Since President Trump announced the end of the Deferred Action for Childhood Arrivals (DACA) program last September, Democrats and amnesty advocates have maintained the urgent need to find a final resolution to the status of DACA beneficiaries.
In response to the administration’s proposal to spend $18 for the construction of a border wall, Senate Democratic Whip Dick Durbin (D-Ill.) inferred that the idea itself was enough to cause a government shutdown.
“President Trump has said he may need a good government shutdown to get his wall. With this demand, he seems to be heading in that direction. I’ve been clear from the beginning that Senate Democrats will consider reasonable border security measures in order to pass the Dream Act into law,” he said in a statement last week.
However, the reality does not match Durbin’s rhetoric.
For almost a year, Democrats have shown an unwillingness to negotiate on any measure to reform the legal immigration system or enhance the security of the nation’s borders.
As the April 28 deadline to fund the government for the remainder of FY 2017 loomed, Senate Minority Leader Chuck Schumer penned a letter to Senate Republicans warning of a possible shutdown if funding for a wall were included in a government spending measure, according to Politico.
Schumer, however, was one of 80 U.S. Senators (including then-Sens. Barack Obama, Joe Biden, and Hillary Clinton) to vote in support a bill that authorized 700 miles of fencing on our southern border.
On the House side, the expressed opposition took a more dramatic tone.
“He did not promise that he would take food out of the mouths of babies and seniors and education, clean air, clean water, scientific research off the table in a significant way in order for him to pay for his immoral, ineffective, unwise proposal of a wall,” lamented House Minority Leader Nancy Pelosi, D-California.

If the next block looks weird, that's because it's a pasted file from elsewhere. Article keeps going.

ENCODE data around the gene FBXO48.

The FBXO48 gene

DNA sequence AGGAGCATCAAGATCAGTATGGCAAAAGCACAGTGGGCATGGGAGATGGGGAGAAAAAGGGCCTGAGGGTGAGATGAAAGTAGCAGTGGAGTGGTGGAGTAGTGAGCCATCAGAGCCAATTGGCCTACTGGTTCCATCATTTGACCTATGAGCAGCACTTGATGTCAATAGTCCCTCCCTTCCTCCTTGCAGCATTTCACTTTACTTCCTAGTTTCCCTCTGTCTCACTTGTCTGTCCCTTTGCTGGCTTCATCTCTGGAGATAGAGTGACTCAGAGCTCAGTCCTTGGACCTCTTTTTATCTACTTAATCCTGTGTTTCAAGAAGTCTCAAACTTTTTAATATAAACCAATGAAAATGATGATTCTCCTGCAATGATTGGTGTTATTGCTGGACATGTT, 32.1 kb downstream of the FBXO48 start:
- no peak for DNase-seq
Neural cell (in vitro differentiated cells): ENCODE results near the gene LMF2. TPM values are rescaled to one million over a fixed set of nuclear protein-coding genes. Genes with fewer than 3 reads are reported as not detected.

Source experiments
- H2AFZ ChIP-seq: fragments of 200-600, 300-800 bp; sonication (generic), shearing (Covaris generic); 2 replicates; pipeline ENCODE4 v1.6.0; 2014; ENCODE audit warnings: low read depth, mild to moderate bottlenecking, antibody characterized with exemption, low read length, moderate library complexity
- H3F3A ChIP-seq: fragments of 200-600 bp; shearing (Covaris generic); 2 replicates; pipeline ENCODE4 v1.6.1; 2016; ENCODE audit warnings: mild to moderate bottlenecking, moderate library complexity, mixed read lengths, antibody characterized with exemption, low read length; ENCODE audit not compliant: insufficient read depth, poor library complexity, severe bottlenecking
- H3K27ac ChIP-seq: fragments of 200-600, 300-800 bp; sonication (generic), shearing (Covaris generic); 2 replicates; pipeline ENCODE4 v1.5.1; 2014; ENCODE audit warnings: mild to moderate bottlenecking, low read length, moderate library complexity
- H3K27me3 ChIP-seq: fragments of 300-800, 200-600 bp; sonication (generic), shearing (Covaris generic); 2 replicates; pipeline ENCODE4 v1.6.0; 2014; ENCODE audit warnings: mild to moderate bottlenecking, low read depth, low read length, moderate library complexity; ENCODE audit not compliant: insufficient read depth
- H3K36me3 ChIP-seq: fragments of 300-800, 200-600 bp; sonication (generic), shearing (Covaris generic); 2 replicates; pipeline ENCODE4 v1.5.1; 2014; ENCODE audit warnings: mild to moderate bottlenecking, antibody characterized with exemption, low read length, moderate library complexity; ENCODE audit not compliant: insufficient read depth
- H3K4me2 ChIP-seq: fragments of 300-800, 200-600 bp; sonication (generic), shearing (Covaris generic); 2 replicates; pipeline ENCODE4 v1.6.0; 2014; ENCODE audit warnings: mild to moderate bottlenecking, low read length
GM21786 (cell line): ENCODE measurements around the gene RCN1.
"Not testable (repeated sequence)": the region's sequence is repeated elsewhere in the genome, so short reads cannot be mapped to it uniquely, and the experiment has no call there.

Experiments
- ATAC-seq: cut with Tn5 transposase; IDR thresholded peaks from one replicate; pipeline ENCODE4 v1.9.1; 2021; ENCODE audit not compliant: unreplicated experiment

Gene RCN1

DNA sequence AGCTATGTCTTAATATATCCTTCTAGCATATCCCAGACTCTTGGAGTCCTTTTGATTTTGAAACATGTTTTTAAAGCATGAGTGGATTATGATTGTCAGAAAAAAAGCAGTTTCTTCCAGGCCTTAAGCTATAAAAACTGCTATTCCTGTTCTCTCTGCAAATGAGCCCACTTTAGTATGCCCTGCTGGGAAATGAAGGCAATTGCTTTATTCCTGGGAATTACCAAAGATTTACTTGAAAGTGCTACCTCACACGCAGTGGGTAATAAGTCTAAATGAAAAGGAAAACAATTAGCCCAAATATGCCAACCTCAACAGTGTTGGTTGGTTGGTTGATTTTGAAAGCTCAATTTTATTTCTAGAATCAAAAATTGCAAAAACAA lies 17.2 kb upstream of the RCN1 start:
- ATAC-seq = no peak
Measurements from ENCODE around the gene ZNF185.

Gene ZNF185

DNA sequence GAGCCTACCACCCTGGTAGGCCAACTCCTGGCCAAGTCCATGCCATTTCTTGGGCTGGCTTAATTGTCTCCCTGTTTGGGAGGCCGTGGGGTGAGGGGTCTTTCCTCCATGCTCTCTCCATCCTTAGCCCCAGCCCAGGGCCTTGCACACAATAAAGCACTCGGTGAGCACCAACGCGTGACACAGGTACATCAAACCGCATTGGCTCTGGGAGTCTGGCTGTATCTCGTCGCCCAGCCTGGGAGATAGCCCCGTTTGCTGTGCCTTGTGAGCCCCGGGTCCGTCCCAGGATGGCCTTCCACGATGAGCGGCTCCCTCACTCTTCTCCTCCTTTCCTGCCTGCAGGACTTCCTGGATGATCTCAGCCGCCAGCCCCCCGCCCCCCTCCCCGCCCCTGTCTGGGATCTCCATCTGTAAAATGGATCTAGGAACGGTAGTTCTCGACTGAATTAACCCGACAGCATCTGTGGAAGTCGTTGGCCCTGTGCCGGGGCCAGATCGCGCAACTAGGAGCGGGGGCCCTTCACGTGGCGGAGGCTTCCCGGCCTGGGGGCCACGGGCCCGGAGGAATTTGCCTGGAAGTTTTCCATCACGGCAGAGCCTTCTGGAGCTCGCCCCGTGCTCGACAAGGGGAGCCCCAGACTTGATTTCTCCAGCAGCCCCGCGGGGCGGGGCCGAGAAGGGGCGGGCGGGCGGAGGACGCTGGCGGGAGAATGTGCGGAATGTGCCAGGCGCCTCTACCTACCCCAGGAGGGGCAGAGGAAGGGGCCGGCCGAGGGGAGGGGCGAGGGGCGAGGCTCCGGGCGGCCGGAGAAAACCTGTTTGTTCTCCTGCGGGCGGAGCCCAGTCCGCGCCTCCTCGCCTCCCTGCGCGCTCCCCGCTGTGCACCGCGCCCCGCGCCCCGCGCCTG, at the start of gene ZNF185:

The government remained open, but Democrats remained closed down to the prospect of securing the future of the DACA beneficiaries in exchange for stronger enforcement and sensible reforms to legal immigration.
In the weeks before Obama‘s policy memo creating DACA was rescinded, congressional Democrats again were signaling their refusal to negotiate on immigration.
Democrats proclaimed they would not trade “protection” of DACA beneficiaries for an administration proposal to increase border security, reduce overall immigration levels and make E-Verify mandatory for employers.
“Dreamers are not a bargaining chip for the border wall and inhumane deportation. Period,” tweeted Schumer
Pelosi, Durbin and Schumer may be willing to throw the baby out with the bath water, but at least one Democrat acknowledges that his party will need to accept trade-offs that are supported by most Americans.
Former Maryland Governor and former presidential hopeful Martin O’Malley, while not in support of making permanent status for DACA beneficiaries contingent upon enforcement provisions, is at least willing to accept them as a necessary condition. “I think that’s a morally-defensible trade-off,” said O’Malley.